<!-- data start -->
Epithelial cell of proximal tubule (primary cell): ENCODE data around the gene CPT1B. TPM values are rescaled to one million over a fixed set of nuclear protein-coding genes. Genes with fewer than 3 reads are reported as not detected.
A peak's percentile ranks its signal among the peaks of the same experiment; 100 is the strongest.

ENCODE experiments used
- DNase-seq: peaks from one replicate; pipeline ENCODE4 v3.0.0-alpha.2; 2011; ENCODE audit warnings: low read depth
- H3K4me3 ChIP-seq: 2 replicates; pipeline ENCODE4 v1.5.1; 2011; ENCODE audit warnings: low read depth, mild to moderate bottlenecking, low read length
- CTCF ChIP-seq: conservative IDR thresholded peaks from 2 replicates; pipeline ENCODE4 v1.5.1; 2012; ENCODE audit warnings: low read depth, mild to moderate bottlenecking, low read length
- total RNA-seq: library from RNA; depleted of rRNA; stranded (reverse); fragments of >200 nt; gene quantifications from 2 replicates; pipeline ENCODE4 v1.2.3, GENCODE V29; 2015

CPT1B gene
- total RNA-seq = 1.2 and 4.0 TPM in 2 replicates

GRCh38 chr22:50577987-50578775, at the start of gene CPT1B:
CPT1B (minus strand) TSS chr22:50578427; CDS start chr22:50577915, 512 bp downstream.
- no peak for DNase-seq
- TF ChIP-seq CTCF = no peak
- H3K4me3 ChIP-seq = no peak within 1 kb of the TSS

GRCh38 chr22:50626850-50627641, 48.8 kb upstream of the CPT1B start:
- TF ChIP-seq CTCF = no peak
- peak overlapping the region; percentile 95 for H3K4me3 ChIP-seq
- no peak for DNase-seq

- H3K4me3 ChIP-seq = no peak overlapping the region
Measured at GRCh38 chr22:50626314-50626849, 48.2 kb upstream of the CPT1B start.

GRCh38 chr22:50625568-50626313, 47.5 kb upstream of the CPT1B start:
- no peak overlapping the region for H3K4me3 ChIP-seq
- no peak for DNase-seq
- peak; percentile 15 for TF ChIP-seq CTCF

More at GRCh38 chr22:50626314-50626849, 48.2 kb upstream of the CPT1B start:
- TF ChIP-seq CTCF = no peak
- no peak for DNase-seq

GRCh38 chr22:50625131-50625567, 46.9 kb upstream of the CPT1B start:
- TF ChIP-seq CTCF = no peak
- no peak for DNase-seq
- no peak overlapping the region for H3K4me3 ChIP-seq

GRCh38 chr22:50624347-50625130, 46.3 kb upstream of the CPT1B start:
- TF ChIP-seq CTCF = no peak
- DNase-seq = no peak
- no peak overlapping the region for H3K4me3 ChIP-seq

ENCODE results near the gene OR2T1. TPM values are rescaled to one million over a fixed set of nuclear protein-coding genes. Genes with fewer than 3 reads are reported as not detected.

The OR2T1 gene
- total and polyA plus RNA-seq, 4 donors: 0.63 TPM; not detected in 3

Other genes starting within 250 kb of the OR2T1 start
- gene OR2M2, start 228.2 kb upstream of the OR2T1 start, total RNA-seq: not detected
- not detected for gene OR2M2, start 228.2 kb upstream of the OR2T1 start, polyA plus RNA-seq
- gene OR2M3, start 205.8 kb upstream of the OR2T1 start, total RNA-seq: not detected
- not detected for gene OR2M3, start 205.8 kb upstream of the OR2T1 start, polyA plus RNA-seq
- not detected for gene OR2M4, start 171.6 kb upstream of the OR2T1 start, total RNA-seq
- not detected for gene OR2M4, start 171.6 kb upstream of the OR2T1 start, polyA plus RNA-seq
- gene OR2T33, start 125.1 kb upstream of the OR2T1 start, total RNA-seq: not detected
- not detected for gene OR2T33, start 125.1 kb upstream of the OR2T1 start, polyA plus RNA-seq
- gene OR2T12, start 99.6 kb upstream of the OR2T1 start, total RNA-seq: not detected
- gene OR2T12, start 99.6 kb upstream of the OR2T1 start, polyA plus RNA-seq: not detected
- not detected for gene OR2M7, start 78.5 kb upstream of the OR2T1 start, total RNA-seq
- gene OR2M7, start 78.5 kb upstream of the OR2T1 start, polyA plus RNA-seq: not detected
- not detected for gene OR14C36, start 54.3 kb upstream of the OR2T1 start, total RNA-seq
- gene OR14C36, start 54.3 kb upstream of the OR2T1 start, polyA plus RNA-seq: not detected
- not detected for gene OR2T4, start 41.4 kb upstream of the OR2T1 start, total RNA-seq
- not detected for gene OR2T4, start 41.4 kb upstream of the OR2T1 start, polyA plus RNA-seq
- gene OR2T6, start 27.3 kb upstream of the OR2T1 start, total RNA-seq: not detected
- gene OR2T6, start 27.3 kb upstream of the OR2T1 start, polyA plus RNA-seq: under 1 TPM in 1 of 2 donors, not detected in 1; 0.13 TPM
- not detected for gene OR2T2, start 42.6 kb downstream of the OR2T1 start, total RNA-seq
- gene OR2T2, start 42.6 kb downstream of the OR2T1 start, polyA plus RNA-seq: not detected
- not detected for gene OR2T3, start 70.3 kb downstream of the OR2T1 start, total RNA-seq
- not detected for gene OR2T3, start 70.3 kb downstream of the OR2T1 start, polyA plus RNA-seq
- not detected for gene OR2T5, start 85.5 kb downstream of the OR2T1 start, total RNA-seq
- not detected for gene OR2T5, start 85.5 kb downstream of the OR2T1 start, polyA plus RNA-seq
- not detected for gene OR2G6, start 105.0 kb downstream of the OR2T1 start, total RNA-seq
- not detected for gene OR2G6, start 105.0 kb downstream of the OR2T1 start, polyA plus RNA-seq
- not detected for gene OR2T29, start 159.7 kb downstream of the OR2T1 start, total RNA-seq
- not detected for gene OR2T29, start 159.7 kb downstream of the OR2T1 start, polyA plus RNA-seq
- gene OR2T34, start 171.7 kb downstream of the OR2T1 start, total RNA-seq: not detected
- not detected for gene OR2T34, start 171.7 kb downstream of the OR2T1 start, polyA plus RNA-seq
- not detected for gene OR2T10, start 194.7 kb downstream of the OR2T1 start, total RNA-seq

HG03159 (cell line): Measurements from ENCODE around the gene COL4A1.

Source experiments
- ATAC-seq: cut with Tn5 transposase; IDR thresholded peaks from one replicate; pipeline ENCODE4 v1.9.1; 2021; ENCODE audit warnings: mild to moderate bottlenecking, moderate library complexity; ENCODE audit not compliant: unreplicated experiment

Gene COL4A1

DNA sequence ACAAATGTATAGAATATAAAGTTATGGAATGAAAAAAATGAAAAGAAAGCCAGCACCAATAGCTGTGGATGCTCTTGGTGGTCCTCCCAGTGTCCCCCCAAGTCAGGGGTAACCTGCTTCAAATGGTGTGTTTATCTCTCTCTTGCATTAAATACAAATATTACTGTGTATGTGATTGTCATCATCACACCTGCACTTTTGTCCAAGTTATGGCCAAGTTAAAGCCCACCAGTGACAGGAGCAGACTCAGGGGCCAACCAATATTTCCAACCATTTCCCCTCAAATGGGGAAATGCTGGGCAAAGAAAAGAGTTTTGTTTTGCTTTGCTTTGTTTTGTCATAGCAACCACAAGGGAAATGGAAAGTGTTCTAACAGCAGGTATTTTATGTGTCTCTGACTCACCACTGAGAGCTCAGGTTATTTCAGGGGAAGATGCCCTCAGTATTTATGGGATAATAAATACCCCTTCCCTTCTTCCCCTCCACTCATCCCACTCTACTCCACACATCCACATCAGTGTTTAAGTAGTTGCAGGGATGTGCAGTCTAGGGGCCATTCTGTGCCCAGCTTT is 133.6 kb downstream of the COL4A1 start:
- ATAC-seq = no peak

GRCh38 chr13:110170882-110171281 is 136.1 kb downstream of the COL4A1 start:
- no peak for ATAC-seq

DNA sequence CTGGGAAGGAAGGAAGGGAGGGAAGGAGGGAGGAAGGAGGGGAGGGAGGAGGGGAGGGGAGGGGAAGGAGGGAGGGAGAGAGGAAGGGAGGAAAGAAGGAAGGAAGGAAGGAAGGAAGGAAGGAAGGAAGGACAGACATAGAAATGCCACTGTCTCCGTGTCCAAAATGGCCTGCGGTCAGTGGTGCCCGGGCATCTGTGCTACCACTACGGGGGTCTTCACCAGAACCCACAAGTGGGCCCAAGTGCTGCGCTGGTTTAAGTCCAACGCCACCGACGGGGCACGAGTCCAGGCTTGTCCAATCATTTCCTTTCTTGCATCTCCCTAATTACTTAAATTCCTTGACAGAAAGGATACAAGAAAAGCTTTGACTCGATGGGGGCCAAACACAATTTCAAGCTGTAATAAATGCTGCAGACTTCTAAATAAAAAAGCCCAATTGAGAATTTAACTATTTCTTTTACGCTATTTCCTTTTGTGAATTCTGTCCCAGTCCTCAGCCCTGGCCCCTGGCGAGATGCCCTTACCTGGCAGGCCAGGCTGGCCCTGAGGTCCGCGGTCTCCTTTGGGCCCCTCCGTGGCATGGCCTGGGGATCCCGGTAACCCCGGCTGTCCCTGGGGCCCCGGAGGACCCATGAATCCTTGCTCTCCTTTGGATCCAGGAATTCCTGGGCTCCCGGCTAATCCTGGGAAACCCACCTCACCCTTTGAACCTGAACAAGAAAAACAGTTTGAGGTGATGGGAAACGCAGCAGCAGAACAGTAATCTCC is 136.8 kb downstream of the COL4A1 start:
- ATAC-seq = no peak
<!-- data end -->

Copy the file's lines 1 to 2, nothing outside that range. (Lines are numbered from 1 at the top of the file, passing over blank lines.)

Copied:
Epithelial cell of proximal tubule (primary cell): ENCODE data around the gene CPT1B. TPM values are rescaled to one million over a fixed set of nuclear protein-coding genes. Genes with fewer than 3 reads are reported as not detected.
A peak's percentile ranks its signal among the peaks of the same experiment; 100 is the strongest.